Semantic Handover among Distributed Coverage Zones for an Ambient Continuous Service Session

Semantic Handover among Distributed Coverage Zones for an Ambient Continuous Service Session

Rachad Nassar (Department of Networks and Computer Science, Telecom ParisTech, Paris, France) and Noëmie Simoni (Department of Networks and Computer Science, Telecom ParisTech, Paris, France)
Copyright: © 2013 |Pages: 22
DOI: 10.4018/jhcr.2013010103
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In a user-centric approach, the end-user wants the best Quality of Experience (QoE) and the highest context-awareness. Throughout end-user’s spatial mobility, service providers must continuously adapt the end-user’s service session according to his or her new ambient context, without neglecting functional preferences and demanded Quality of Service (QoS). Many spatial mobility management solutions have been conceived to help operators managing the network part of their end-users’ sessions. However, this problem is not yet investigated on the service layer. For this purpose, the authors propose in this paper the concept of semantic handover. This concept acts on the service layer by analogy to the network’s handover mechanisms. It is based on three complementary roles: the initiator, that detects a spatial mobility and initiates the semantic handover; the decider, that decides which services should be replaced in the end-user’s service session and what are their ubiquitous ambient counterparts; and the executor, that executes the decision and adapts the end-user’s service session to the new ambient context. This solution is based on highly scalable distributed coverage zones. Service providers must deploy their ubiquitous services, having the same functionality and an equivalent QoS, in different geographic areas, and they must associate each service to a specific coverage zone. Therefore, when the end-user moves among coverage zones, a semantic handover is launched to guarantee seamless service continuity throughout end-user’s ambient contexts.
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Through the years, the technological context has evolved from system-centric, application-centric and network-centric approaches towards a user-centric approach. End-users are no longer limited by hardware, software or network constraints, respectively. They claim the access to their services anywhere, anytime and anyhow, without having to comply with any technological restriction. According to this approach, the entire system must be dynamically managed in order to establish a continuous session that best answers to end-user’s preferences, ambient context and Quality of Service (QoS) requirements. The first step towards this user-centric approach is the emergence of the Next Generation Networks (NGN) concept (Ikram, Zafar, Baker & Chiang, 2007). The latter is based on the convergence of different access networks into an IP core network. This network convergence allows the end-user to access his services while using any equipment or access technology. Consequently, it increases his needs and enhances his nomadic behavior.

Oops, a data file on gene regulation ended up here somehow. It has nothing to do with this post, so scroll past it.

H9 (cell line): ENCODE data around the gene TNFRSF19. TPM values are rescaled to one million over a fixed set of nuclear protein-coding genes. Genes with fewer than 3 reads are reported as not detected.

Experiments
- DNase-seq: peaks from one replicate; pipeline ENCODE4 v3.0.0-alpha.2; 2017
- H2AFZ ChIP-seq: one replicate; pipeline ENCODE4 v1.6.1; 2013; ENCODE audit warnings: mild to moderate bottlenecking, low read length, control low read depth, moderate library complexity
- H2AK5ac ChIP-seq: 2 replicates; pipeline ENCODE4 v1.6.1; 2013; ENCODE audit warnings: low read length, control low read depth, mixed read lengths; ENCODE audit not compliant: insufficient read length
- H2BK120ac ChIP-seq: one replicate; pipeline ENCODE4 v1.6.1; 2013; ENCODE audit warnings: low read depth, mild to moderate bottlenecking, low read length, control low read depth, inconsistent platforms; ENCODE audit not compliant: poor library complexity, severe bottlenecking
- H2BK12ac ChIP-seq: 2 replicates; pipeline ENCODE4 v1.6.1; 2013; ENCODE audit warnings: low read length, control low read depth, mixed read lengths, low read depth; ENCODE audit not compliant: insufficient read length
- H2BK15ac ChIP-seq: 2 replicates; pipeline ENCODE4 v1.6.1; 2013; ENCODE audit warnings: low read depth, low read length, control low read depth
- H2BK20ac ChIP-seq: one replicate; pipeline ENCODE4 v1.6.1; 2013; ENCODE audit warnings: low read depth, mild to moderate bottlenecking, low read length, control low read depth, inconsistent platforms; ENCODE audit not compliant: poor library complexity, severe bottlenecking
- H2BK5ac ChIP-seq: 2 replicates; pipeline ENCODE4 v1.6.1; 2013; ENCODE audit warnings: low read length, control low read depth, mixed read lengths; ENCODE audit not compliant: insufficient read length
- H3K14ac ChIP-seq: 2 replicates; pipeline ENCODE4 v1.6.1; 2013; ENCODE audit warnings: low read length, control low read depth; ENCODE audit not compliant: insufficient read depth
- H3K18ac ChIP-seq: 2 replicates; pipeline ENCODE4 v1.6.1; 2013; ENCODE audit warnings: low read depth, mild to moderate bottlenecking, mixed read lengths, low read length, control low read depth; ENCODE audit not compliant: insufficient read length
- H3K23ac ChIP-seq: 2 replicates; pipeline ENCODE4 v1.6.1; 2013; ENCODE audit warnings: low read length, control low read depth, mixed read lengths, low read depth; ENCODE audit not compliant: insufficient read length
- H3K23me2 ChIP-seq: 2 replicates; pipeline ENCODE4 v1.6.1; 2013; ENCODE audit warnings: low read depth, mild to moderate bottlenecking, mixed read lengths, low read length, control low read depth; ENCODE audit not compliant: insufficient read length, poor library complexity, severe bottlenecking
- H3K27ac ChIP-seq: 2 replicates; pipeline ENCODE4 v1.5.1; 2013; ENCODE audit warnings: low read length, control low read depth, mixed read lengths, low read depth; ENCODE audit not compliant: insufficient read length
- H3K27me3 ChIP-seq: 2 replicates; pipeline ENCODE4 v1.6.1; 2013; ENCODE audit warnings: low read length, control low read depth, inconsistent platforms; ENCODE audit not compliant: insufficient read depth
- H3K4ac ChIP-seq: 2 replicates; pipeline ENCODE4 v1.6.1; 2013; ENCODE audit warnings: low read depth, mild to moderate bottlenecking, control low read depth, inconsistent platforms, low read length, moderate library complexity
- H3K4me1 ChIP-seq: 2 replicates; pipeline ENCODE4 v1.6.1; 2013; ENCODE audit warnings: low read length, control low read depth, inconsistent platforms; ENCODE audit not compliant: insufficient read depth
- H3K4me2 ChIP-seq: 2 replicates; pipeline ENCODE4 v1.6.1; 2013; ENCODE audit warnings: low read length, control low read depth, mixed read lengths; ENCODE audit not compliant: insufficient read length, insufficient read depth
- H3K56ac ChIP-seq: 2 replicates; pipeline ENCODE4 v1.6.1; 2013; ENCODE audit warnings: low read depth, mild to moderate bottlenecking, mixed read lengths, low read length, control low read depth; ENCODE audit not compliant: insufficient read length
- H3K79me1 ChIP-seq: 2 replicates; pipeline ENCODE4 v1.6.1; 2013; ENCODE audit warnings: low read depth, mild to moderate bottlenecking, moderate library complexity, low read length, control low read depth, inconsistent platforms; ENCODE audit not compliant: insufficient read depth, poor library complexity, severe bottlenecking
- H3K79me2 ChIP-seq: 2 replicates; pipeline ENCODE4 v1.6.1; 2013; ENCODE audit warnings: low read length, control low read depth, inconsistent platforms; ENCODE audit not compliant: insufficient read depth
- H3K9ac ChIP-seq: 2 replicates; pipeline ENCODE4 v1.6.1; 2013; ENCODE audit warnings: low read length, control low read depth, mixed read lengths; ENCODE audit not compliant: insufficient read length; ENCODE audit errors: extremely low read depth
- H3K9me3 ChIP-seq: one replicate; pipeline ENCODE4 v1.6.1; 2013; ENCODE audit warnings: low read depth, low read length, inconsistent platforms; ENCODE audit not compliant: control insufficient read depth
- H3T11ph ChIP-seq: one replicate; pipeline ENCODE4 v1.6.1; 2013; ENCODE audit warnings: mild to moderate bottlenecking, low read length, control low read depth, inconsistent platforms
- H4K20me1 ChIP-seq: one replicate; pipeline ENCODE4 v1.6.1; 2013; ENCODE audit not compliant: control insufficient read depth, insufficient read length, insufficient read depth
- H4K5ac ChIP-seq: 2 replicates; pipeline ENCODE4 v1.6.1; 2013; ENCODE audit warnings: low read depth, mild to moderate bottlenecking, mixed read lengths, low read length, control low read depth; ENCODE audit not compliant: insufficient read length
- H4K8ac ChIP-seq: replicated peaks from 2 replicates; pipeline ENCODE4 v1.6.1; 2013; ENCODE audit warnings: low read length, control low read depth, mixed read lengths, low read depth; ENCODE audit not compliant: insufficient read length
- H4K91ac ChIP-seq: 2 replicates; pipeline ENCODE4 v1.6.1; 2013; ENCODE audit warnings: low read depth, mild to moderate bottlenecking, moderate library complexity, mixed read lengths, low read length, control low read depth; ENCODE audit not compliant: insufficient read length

Therefore, within the NGN concept, a new mobile context has emerged. It is based on four mobility types (Nassar & Simoni, 2010) represented as follows: terminal mobility, which is the terminal’s ability to switch between access networks; user mobility, which is the end-user’s ability to switch between terminals; network mobility, which is the ability to move a gateway router; and service mobility, also known as service ubiquity, which is the ability to switch between ubiquitous services that could be provided by different service providers. In our context, “Ubiquity” is the characteristic of services having the same functionality and an equivalent QoS. We mention that all the aforementioned mobility types must be executed without interrupting the opened session, and once they are managed, the session mobility will be consequently guaranteed.

However, according to the user-centric approach, end-user’s satisfaction is not only based on having a continuous session. Context awareness (Dey, 2001) is also needed to ameliorate the end-user’s experience. It consists in adapting the end-user’s session to his ambient context. The latter refers to relevant real-time information characterizing end-user’s surrounding environment. Thus, for an efficient mobility management and for a better Quality of Experience (QoE), ambient information must be taken into account. In the scope of this paper, we consider that the modification in the end-user’s ambient context is basically caused by his spatial mobility (user mobility or terminal mobility. Normally, when the end-user switches between terminals (user mobility) or access points (terminal mobility), his ambient context will dynamically change. The ambient networks concept (Giaffreda et al., 2004) is considered as one of the solutions that treat ambient information and enhance end-user’s context awareness within a spatial mobility context. However, this solution is limited to network layers. For this reason, we extend in this paper the ambient concept to the service layer. Therefore, for each end-user’s ambient situation, new services are discovered and they could be announced as candidates to replace the non-ambient services in the end-user’s service session.

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